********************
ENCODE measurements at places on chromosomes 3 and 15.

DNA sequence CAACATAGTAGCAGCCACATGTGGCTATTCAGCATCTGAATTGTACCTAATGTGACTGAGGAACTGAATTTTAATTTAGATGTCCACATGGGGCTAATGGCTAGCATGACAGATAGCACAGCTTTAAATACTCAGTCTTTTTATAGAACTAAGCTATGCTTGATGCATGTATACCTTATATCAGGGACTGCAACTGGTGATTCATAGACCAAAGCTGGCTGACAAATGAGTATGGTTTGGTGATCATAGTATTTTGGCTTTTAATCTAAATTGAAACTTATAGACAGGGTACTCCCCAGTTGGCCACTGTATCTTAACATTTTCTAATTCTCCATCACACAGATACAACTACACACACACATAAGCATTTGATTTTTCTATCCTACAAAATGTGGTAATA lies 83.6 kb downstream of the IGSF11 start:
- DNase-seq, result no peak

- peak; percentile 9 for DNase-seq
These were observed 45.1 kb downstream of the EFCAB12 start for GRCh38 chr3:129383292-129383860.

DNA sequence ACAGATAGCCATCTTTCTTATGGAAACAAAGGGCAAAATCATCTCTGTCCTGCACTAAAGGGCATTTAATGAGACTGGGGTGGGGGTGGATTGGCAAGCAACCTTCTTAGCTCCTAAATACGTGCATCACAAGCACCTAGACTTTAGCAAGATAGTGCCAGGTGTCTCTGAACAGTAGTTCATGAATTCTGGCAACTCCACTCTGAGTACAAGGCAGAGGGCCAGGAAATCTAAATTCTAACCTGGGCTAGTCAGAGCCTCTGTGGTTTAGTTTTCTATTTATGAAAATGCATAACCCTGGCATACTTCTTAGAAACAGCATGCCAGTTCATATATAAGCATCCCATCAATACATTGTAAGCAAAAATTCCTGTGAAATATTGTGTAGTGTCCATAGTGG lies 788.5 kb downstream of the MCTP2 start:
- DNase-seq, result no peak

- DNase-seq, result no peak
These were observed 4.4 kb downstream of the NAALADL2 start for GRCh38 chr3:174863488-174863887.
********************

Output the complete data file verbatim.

ENCODE measurements at places on chromosomes 3 and 15.

DNA sequence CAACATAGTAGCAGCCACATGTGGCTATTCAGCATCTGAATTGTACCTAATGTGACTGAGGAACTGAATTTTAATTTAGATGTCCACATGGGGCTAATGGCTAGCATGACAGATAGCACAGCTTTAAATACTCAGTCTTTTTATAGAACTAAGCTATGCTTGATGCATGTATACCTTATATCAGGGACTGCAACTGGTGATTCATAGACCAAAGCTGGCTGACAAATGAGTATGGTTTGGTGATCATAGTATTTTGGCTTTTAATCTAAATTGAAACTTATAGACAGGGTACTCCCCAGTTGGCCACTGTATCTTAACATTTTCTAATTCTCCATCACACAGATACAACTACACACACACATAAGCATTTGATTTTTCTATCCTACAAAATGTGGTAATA lies 83.6 kb downstream of the IGSF11 start:
- DNase-seq, result no peak

- peak; percentile 9 for DNase-seq
These were observed 45.1 kb downstream of the EFCAB12 start for GRCh38 chr3:129383292-129383860.

DNA sequence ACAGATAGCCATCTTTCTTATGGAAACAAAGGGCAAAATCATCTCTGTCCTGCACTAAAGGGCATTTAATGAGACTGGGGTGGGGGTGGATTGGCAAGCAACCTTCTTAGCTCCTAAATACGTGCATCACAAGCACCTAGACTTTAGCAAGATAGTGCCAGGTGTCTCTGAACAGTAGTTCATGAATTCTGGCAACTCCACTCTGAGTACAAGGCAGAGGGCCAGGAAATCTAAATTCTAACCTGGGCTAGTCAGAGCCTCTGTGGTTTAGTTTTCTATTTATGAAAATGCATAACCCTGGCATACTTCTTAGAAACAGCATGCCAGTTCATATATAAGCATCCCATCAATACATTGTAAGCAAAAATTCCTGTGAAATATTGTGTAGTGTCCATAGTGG lies 788.5 kb downstream of the MCTP2 start:
- DNase-seq, result no peak

- DNase-seq, result no peak
These were observed 4.4 kb downstream of the NAALADL2 start for GRCh38 chr3:174863488-174863887.